Editor's Note: The following is The Big Spoon, an opinion column on San Antonio's food and drink scene.
This winter was one of the worst in recent memory when it came to revenue, according to a few vocal restaurant owners. The weather and several freezes certainly didn’t help, but to get to the bottom of the problem we first have to look at San Antonio’s dining patterns.
Residents are spending their dough on weekends. This is evidenced by long weekend waits between 7:30 and 9:30 p.m. (Ever tried going to Sea Island on Fridays during Lent? I rest my case). Essentially, restaurant owners and the staff that works for them live and die by whatever profit comes in on busy Friday and Saturday nights and during Sunday brunches.
Last year, 40 restaurants closed their doors — that we knew of. Openings far outnumbered that, but can these new eateries survive on 12 days of moderate business per month?
Slow days mean restaurants have to drum up business one of two ways — by slashing prices or adding entertainment.
Mondays in Monte Vista mean $10 large pizzas at Barbaro while Southtown counterpart Hot Joy serves up ramen specials and cheap tiki drinks. On Wednesdays, the crowds go back for half-off wings. The specials often mean the difference between 100 covers (seats) on weekdays and 250-plus on weekends.
“We’re adding value via our food, and it can bring people out,” says Barbaro owner Chad Carey, “It means giving up a margin, but it’s important when you’re trying to keep the business healthy.”
But value doesn’t always cut it. Chisme, which served up free chips and queso on Tuesday nights, now closes Monday and Tuesday evenings.
“Brunch is a scene,” Carey says. “Wednesdays and Thursdays, we’d like for them to be busy.”
This sentiment is echoed across the board, whether it’s a small sandwich and fried chicken shop on the Eastside or the latest ramen bar in the city. Again, the weather plays a huge part in San Antonio dining.
“In our line of work, it’s the weather. It’s our side of town,” says Denise Aguirre of The Point Park & Eats and a partner of Dignowity Meats. “At The Point, we have to keep reminding people, ‘Hey, we’re here.’”
Dignowity Meats presents its own set of problems. The mostly outdoor business has received a few grants from the economic-development nonprofit SAGE, which helped them score a new sign and updates to the exterior. Aguirre and business partner Andrew Samia have tried to make the restaurant more comfortable in regards to the elements, and there’s a new 15-tap draft system, which she says allows them to support more local breweries. Then there’s the entertainment, which can tack on an extra $100 a night of operating costs for things like karaoke, trivia or acoustic sets.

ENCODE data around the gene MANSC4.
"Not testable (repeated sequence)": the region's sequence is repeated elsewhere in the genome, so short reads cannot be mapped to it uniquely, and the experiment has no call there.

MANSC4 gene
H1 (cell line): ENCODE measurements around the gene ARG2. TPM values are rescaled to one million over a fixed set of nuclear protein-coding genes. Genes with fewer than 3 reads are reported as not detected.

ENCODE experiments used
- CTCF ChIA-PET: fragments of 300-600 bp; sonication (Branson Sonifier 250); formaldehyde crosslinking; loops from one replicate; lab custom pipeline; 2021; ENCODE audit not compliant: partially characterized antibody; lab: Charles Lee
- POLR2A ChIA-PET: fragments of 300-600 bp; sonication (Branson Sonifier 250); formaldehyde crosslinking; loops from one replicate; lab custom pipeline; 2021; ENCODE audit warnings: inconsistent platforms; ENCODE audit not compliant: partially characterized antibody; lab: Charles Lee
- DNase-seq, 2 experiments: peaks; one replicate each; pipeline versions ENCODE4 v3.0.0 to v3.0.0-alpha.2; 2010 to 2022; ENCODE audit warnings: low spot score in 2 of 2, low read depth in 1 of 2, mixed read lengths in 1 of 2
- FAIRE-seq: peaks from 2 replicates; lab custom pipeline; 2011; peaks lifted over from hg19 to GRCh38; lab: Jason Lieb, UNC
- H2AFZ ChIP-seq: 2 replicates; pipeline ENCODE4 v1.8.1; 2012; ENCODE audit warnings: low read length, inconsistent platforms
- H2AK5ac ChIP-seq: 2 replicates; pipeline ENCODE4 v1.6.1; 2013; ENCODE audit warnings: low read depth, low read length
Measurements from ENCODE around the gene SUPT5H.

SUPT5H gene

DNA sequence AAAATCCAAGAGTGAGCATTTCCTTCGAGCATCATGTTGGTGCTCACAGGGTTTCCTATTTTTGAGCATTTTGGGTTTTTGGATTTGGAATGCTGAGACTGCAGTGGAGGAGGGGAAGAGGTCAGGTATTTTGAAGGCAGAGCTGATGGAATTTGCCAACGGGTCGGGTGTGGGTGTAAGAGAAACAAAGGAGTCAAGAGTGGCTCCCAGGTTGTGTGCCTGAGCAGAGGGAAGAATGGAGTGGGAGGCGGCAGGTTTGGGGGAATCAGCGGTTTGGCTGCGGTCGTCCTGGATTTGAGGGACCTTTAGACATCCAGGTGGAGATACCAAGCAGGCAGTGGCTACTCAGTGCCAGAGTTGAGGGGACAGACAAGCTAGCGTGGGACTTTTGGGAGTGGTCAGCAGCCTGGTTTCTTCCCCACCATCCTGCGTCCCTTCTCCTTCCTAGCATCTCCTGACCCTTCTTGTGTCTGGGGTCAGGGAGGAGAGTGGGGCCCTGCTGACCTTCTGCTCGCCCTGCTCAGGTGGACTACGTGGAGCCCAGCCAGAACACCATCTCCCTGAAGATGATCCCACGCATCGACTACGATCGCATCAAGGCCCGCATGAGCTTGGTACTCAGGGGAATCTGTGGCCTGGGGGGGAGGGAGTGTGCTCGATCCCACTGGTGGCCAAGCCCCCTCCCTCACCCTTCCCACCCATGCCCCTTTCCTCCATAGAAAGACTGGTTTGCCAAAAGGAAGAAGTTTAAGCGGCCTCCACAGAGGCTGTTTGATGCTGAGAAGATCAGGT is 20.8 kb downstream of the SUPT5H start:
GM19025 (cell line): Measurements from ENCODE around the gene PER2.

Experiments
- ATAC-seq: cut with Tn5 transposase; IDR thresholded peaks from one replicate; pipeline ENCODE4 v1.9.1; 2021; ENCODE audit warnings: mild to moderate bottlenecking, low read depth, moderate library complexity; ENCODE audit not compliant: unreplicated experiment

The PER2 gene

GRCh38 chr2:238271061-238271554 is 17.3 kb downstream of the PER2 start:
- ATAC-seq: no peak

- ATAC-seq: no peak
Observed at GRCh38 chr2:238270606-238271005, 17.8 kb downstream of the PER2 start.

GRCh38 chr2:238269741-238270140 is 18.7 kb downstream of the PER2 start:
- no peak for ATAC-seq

And dealing with the short attention span of diners is something even big names in San Antonio have to deal with. Jason Dady, who competed in last year’s Iron Chef Gauntlet
and had his chance against Bobby Flay a few months later, has retooled the menu at The Bin Tapas Bar. Tapas are out, shabu shabu is in, as is the once dormant DUK Truck, which now serves Two Bros. BBQ Market ’cue.
Even the Pearl isn’t immune to slow biz days despite aggressive and creative programming. The Bottling Department Food Hall, which opened in July, launched a happy hour last October with half-off drink specials and food specials from each vendor.
“We depend on our weekend sales to carry our slow days,” says Jennifer Dobbertin, co-owner of Tenko Ramen. Tenko’s 26 workers, some of whom work ‘round the clock to keep broth production up, also depend on busy days.
“There’s a really small weak spot of making money. But when it comes to your employees, you can’t just slash hours. It’s people’s livelihoods,” Dobbertin says.
Still, the happy hour took some time to stick. Paying for DJs was something a behemoth like the Pearl can deal with, but smaller businesses struggle with the expense. Dobbertin puts it this way: “You can’t do it for three weeks and expect results and just give up. You have to let it build up.”
It’s easy enough to help. Go out on a weeknight, when waits are shorter, you can grab a table with ease and you can truly catch up with friends and family. Can’t find a sitter? Take the kids. As a new-mom friend says, it’s easier and quieter to eat with a little babe during the week.
“People ask me, ‘How do I become a regular at a restaurant?’ Well, it’s not going to happen at 8 o’clock on a Saturday,” Carey says. “That business is really appreciated from a restaurant and from the tipped employees who work the front of the house.”
I’ll just let the Iron Chef say it.
“If we want to be a world-class dining city, we have to eat out early in the week,” Dady said. “Monday and Tuesdays are the difference in making it and breaking it for many young chef-driven entrepreneurs. We are all busy on Fridays and Saturdays. It’s the weeknights that make the difference of success and failure.”
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